The Attempt at Taking a Photo of the Solar Eclipse Using a Cellphone Camera

11:35 pm PHT

Unless you were quite oblivious, a partial solar eclipse happened last July 22. If you didn’t realize that an eclipse happened, I can’t blame you since a partial solar eclipse is far, far less spectacular than a total solar eclipse. The sun is far too bright that the moon obscuring only part of the sun’s disc will have no visible effect on the daylight. So, it’s quite easy to miss the fact that there was an eclipse unless you were clued in before.

Anyway, since my work usually starts at 10 a.m., I fortunately had half an hour before I entered the office last July 22 to casually view the maximum of the solar eclipse (which was at around 9:45). Even more lucky, the day was quite bright and shiny with some clouds so my observation was not in vain.  :-)

I had no concrete plan in my solar eclipse observation except to try viewing the eclipse using the pinhole technique. And since the last eclipse I ever saw was way back in 1988, I wanted to try taking photos for posterity—even if I had just a cellphone camera. (Sadly, I didn’t have a higher-grade camera with me.)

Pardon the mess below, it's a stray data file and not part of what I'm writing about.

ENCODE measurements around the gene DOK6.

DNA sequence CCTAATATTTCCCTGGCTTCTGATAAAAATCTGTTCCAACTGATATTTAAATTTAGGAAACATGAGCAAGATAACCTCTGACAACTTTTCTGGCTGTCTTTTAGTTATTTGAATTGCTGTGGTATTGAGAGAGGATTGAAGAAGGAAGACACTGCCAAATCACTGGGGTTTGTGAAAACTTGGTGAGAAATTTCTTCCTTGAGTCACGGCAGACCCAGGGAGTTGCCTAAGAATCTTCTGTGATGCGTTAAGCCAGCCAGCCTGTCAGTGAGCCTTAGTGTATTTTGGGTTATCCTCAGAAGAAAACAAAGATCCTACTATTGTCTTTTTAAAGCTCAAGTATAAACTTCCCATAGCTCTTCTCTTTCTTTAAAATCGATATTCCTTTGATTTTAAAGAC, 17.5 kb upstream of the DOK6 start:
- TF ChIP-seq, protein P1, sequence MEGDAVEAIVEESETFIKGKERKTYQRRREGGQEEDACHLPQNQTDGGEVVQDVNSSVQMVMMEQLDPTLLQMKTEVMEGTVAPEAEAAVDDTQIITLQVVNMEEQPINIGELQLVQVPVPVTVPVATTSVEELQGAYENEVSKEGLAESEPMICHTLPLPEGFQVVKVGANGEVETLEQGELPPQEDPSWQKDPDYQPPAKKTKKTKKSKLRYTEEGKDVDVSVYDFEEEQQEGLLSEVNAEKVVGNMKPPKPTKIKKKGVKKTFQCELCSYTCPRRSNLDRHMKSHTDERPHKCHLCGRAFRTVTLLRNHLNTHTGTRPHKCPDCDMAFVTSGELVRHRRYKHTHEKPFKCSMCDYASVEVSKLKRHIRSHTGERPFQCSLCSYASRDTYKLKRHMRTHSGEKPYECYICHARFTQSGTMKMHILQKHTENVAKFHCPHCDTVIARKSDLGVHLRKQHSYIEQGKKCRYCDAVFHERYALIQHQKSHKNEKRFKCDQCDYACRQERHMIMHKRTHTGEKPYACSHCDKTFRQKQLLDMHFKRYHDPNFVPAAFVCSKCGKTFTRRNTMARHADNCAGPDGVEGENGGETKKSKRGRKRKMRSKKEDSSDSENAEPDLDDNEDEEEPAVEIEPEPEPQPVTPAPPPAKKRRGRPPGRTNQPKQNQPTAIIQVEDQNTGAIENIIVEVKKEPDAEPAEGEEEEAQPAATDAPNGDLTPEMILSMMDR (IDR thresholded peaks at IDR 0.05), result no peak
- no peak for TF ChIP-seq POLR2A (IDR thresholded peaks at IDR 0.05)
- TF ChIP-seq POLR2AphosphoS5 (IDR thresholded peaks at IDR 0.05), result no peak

So, I tried taking a picture of the sun itself (see the photo above). Even with the clouds, the glare from the sun was too bright and so the moon can’t be seen. Next, I tried the pinhole technique. Well, trying to hold a camera that doesn’t have a macro feature and the cardboard containing three pinholes with two shaky hands make for blurry photos. I’m actually quite amazed that the pictures of the sun’s occluded disc was as clear as it was (see photos below).

 Three pinhole photos of the solar eclipse.

Finally, while browsing through the photos I took, I was surprised to see that a lens aberration had an image of the eclipse as well! Interesting ain’t it?  :-D

 Solar eclipse seen in a lens aberration.

If you want better quality eclipse photos, then I’ll point you to Azrael’s blog post which contains several pictures.

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